Coppermine cC0 Chips

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Today is supposed to be the first day that cC0 chips are supposed to “begin” to become available per Intel. Well, we
learned from the cB0s not to take Intel’s dates too seriously. You probably won’t actually be able to find these things
for another four-six weeks.

A stepping is a revision to a chip, incorporating improvements and fixing discovered bugs. In this case, Intel is slightly
shrinking the circuitry in the processor; it will take up about 10% less surface area than the cB0 stepping processors.

This is a refinement of the .18 micron process, not a new process, which would cause a much greater reduction.

Will it improve the overclockability of the Coppermine. Doing something like this usually does. However:

  1. The voltage is actually getting upped to 1.7V for these chips, which serves to increase the wattage used by these chips, probably
    offsetting the usual reduction in wattage from a chip shrink.

  2. With the same or a little more power being packed into about 10% less space, this makes it a bit tougher to cool the chip. We’re certainly not
    in AMD territory with this, but I wouldn’t be trying to reach 1Ghz or so without at least serious aircooling. (A Golden Anything is not serious aircooling in my book, no matter how cool it looks. Besides, unless you’re an
    Golden Geek exhibitionist, who is going to see it?).

So things will improve a bit, but nothing dramatic.

The CPUID of the chip will change from 0683h to 0686h. Running this might require a BIOS change on some motherboards, it may not. This should not be a problem on any reasonably current motherboard that is still getting its BIOS revised. If your mobo can run Coppermines now, it should be able to run these.

The Holy Overclocking Grail

A few of you have shown mild interest in reaching 1Ghz.:)

The current cB0 do not reach 1Ghz easily. Some do, most don’t. A lot of them get close, and there’s no real practical difference between
933 or 980 and 1Ghz, just like your whole world didn’t change when we hit 2000. Nonetheless, if bragging rights are paramount, the odds on you
getting four digits should improve with the cC0.

But not much more than that. I’m estimating the average cC0 will be capable of up to roughly 1000-1050Mhz. Maybe 1100Mhz for exceptional chips. Get into serious Peltiers,
and 1200 or a bit more becomes likely.

The real purpose behind this is to tell you what to look for, which is the cB0 stepping. Here are the s-specs for these (the MM# is an ordering number which might be useful to know):

S-specs for Coppermines with the new cC0 stepping:

100Mhz Processors

FC-PGA Processors    
S Spec Speed MM #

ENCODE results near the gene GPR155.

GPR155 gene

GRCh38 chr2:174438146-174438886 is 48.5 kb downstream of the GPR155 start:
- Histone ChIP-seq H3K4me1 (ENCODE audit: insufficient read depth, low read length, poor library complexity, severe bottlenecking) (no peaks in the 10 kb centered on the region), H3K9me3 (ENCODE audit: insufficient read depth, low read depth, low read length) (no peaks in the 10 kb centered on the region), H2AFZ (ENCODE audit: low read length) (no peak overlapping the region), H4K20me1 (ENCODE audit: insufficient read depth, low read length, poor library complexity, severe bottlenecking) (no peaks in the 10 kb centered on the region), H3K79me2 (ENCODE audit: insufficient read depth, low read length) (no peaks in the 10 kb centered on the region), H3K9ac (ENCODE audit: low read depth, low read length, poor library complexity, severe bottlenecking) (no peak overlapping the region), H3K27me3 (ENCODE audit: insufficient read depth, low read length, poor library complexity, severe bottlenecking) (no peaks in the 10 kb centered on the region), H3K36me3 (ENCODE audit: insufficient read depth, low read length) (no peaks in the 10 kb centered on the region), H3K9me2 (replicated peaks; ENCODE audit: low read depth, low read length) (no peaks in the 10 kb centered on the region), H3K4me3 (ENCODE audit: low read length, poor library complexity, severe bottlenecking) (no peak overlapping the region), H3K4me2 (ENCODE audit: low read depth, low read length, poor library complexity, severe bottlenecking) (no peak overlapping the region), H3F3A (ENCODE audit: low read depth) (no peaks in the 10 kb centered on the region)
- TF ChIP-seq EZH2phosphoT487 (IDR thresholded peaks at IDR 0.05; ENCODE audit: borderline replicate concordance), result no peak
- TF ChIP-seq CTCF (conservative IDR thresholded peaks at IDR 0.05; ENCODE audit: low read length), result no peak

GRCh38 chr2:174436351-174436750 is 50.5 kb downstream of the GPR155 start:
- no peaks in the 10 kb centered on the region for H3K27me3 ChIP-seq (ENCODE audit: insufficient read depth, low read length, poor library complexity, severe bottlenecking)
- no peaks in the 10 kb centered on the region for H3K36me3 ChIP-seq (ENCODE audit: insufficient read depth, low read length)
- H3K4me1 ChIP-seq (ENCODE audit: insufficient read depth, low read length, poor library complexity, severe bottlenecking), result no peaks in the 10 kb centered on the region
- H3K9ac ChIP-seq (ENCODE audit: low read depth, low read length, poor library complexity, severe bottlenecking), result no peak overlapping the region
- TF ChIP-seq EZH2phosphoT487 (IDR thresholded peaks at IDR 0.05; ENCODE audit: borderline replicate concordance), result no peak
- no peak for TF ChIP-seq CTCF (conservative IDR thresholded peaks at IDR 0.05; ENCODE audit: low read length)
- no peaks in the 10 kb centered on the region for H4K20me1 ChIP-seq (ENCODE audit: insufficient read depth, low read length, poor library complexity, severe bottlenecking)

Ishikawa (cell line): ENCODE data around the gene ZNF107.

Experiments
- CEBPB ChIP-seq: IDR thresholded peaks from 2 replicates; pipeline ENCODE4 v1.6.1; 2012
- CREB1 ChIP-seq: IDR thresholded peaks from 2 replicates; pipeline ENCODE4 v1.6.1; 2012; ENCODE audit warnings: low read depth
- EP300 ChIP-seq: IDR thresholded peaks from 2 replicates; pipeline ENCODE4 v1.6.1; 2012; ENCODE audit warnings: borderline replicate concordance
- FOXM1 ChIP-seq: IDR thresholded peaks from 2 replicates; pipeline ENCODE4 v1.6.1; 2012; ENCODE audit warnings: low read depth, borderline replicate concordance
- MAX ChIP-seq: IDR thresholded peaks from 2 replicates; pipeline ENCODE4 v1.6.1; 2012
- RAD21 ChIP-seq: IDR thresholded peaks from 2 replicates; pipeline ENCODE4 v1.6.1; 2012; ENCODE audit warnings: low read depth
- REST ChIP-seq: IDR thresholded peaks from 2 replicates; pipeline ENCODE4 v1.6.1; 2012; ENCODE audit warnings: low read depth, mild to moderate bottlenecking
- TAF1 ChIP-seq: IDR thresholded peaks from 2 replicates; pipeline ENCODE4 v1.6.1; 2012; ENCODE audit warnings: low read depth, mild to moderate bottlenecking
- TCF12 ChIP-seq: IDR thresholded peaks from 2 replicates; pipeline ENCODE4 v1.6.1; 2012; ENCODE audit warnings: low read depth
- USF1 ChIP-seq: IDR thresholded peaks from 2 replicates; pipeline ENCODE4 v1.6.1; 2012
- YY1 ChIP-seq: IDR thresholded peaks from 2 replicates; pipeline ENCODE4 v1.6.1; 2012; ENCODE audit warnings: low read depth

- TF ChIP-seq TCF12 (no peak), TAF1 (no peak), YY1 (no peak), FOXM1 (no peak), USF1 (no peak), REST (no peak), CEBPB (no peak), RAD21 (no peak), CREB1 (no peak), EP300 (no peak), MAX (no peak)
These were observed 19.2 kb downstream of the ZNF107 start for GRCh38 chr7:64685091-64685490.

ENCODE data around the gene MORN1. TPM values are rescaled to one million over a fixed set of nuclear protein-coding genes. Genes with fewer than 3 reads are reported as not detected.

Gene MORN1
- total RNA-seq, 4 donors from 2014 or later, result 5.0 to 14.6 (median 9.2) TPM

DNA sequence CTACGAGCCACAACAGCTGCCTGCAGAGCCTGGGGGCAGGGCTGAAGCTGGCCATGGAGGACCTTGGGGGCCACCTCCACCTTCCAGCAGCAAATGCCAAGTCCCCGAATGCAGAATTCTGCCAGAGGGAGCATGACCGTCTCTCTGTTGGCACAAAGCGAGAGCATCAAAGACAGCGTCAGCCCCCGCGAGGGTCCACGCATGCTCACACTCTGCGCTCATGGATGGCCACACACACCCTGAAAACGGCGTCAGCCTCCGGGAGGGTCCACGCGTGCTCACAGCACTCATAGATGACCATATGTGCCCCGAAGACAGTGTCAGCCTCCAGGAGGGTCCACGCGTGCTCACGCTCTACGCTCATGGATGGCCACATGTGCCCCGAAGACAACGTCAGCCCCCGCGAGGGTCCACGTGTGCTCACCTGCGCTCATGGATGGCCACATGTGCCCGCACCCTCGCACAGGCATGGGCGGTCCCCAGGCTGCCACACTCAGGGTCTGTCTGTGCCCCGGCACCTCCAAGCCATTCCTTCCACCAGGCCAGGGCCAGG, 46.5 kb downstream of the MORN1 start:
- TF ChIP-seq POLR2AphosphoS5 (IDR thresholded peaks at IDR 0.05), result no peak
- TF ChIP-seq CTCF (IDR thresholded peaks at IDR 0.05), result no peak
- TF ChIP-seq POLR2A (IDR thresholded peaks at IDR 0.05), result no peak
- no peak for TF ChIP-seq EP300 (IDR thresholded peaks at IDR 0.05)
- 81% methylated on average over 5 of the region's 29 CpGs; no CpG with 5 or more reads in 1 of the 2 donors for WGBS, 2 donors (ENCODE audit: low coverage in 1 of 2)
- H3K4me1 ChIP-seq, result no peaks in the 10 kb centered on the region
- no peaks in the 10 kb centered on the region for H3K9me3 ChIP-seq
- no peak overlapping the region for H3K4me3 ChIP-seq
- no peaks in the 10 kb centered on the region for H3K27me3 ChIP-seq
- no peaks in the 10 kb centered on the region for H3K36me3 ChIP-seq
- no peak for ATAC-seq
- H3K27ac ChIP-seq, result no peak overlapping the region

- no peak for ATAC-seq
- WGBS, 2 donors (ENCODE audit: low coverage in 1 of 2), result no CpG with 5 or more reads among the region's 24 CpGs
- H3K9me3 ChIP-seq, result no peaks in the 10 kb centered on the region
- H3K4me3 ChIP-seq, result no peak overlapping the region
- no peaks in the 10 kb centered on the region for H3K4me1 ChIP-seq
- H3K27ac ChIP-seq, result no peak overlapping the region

SL4CM 600 Mhz 830152
SL4CK 650 Mhz 830151
SL4CH 700 Mhz 830150
SL4CF 750 Mhz 830148
SL4CE 800 Mhz 830149
SECC2 Processors    
SL4C7 600 Mhz 830199
SL4C5 650 Mhz 830196
SL4C3 700 Mhz 830195
SL4BZ 750 Mhz 830194
SL4BY 800 Mhz 830149

If you don’t want to remember all of this, just remember that all cC0 processors have an
sspec starting with SL4B or SL4C

Since I keep getting asked about this, bear with me while I explain E/EB again.

Until very recently, there has been no reason to prefer an EB over an E chip if you are overclocking (there really still isn’t now.)
I do not care what a certain person at Tom’s Hardware writes, you will get more of an overclock and get better performance from an E chip
than an EB the vast majority of times. Write me
for a further explanation.

You have more room to overclock with an E chip than an EB chip.

For example, a 600E chips operates at 6X100. A 600EB chip runs at 4.5X133. If you ran at 150Mhz, 6X150 is more than 4.5X150. 6 times anything
will always be more than 4.5 times anything.

A higher FSB provides a slight advantage, given equal Mhz. However, even a 50Mhz improvement in overall Mhz usually makes up for a 15-20Mhz increase in FSB.

Of course, if the CPU can’t run at a certain speed, having a higher multiplier is useless. However, with the cC0 stepping, a 600Mhz processor should usually be able to hit 1Ghz at 167Mhz, which
would be the same as buying an 800EB and doing the same.

You should only consider buying an EB chip if you are going
to do one of the following:

  • You are buying a brand new core (processor, 815 board, very high grade PC133/PC150 RAM). You are going
    to try to run it at 166Mhz (which I don’t recommend as a planned expectation, since you’ll be overclocking your PCI bus about 25%, which only
    a minority of systems can tolerate), and you don’t have the guts to try it with a cC0 600E.

  • You are going to gamble that an EB will run fine on a PIII DDR board (figure towards the end of the year on this one), and you’ll accept minor
    overclocking now. (Don’t recommend this either, better to leave your options open and choose between what may be a better AMD package at that point or
    what will certainly be cheaper/better PIII combos at that point.

    Here is the listing for cC0 EB chips.

    133Mhz Processors

    FC-PGA Processors    
    S Spec Speed MM #
    SL4CJ 667 Mhz 830141
    SL4CG 733 Mhz 830140
    SL4CD 800 Mhz 830139
    SL4CB 867 Mhz 830138
    SECC2 Processors    
    SL4C4 667 Mhz 830169;
    SL4C2 733 Mhz 830166;
    SL4BX 800 Mhz 830165;
    SL4BV 867 Mhz 830163;

    Email Ed

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